Expand your music taste outside of the Top 40, consider music platforms alongside radio

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October 10, 2017

Eric Friedberg

efriedbe@uccs.edu

     Music is a companion to our everyday activities.

     We listen to the radio driving to class, we sit through film soundtracks and even wander around campus with our headphones in.

     According to the Center for American Progress, 90 percent of Americans listen to the radio everyday. But it seems like we aren’t taking control over what we are listening to as some students choose to solely consumer Top 40 tracks instead of expanding their tastes.

     This might be due to the explosion of rock ’n’ roll in the 1960’s, which came to influence pop music as we know it today.

     During this time, the radio industry expanded, and many DJ’s played a variety of different music through the explosion of rock n’ roll. As a result of more air time on the radio, thousands of record labels began to take shape.  

     Because of the competition, many musicians fought for airtime on the radio, and DJ’s eventually started to accept bribery, also known as payola, from other record labels to play their clients songs.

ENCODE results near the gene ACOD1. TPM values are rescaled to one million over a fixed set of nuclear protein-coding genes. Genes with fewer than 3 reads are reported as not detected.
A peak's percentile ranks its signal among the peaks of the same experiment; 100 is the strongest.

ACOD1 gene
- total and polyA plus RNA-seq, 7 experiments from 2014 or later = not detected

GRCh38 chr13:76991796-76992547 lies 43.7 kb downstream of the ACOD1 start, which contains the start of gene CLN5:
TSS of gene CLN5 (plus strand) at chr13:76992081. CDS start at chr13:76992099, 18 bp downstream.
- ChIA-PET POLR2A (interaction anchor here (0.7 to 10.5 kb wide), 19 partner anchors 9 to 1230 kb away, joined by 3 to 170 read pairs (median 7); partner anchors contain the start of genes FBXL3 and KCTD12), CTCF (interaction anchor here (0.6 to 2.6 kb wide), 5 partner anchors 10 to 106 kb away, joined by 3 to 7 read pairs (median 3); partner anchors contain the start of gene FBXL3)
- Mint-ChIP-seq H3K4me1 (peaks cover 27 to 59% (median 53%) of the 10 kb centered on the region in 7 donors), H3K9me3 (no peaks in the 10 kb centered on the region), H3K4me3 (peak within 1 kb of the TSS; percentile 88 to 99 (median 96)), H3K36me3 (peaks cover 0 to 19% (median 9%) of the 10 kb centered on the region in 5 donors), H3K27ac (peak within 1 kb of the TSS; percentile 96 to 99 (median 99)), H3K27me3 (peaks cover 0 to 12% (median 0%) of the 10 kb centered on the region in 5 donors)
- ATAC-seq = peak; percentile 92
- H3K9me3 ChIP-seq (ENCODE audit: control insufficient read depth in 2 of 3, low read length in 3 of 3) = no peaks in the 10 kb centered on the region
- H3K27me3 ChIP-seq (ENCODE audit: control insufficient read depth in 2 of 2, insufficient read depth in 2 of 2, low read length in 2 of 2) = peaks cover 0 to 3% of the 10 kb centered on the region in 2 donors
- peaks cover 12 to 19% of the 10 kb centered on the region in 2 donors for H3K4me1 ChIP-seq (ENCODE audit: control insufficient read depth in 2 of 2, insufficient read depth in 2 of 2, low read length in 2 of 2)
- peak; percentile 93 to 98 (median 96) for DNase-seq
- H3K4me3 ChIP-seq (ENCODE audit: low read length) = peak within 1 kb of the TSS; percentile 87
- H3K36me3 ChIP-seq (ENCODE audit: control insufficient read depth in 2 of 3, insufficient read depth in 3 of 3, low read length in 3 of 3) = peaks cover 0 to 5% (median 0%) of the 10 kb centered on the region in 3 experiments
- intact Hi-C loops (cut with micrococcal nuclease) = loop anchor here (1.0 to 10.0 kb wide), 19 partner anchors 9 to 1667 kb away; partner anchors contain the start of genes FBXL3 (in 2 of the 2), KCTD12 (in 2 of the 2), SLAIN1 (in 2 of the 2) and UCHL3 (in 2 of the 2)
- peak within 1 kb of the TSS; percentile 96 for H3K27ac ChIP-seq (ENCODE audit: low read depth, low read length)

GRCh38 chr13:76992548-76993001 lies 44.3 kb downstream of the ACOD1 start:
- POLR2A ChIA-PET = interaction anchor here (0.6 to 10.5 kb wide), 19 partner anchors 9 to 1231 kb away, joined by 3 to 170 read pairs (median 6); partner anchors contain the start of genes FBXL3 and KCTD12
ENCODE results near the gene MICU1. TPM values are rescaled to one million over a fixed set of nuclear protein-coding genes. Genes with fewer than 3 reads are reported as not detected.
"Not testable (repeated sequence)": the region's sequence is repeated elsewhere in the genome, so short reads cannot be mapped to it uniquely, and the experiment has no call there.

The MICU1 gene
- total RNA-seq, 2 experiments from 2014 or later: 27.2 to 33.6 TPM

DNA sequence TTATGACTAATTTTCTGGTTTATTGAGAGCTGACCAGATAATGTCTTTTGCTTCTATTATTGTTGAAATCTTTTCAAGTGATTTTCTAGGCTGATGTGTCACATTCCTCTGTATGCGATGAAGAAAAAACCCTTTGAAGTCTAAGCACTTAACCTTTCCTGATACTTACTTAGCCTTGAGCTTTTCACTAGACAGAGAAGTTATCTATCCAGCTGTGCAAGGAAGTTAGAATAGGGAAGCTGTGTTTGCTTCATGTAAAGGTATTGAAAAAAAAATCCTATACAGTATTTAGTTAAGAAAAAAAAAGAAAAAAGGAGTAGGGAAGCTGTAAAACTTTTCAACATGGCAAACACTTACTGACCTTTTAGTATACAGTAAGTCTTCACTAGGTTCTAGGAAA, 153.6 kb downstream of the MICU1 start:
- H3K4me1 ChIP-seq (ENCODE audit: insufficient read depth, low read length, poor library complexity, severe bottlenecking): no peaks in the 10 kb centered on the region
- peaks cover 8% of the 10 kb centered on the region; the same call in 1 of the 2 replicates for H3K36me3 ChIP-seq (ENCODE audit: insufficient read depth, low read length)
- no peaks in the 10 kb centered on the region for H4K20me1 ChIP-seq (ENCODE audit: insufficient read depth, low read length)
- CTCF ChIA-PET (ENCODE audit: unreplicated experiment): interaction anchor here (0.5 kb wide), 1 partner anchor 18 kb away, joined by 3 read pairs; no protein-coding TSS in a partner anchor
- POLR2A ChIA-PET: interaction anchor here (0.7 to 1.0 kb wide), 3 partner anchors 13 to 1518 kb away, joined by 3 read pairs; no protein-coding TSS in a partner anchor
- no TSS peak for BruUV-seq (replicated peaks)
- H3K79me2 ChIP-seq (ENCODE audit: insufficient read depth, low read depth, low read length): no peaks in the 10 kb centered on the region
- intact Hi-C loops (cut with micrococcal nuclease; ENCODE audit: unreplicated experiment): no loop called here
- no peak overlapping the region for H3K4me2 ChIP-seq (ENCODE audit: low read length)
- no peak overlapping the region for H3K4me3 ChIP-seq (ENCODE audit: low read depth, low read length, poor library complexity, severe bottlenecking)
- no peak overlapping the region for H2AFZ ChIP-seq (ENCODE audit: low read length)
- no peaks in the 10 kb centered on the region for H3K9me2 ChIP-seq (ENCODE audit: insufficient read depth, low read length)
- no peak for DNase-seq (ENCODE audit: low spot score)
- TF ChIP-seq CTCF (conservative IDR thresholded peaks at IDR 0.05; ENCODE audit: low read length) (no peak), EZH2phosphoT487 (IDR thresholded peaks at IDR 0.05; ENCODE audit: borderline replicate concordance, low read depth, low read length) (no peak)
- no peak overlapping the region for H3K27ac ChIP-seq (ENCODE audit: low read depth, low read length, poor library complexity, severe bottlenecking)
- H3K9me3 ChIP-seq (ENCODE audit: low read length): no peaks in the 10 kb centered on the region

This still happens today as Clear Channel, Sony and Colorado Springs’ own 98.9 KMMG has been suspected of accepting payola in the early 2000’s, according to a 2005 Gazette article.

     According to a 2016 Lifehacker article, record labels want these songs to be played multiple times a day because they know the more people hear these songs the more they will like them, the more money they make.

     This is why you will never hear a Mars Volta or Deafheaven song played on mainstream stations like 98.9 or 99.9.

     It seems that mainstream stations want easy listening tones with typical verse chores verse chores arrangements, which lacks creativity and experimentation.

     Music that might have a different sound or time signature will take longer for people to appreciate than the newest Maroon 5 song.

     If you listen to music on the radio everyday, I would encourage you to explore other stations, like 103.9 and 94.3, record stores and streaming apps with more variety to broader your taste outside of Top 40.

     The lost art form of record shopping is all about finding music you don’t know is already out there.

     Of course, your typical record store is going to have the latest Lady Gaga album, but most likely that’s not what the store is going to encourage you to buy.

     Many experimental rap or rock music is going to be front and center in the staff picked section enticing you to buy something new that’s not on the radio.

     This platform of music searching puts more control into your hands instead of someone else’s.

     So expand your music selection outside of the Top 40. You might just find your new favorite band.

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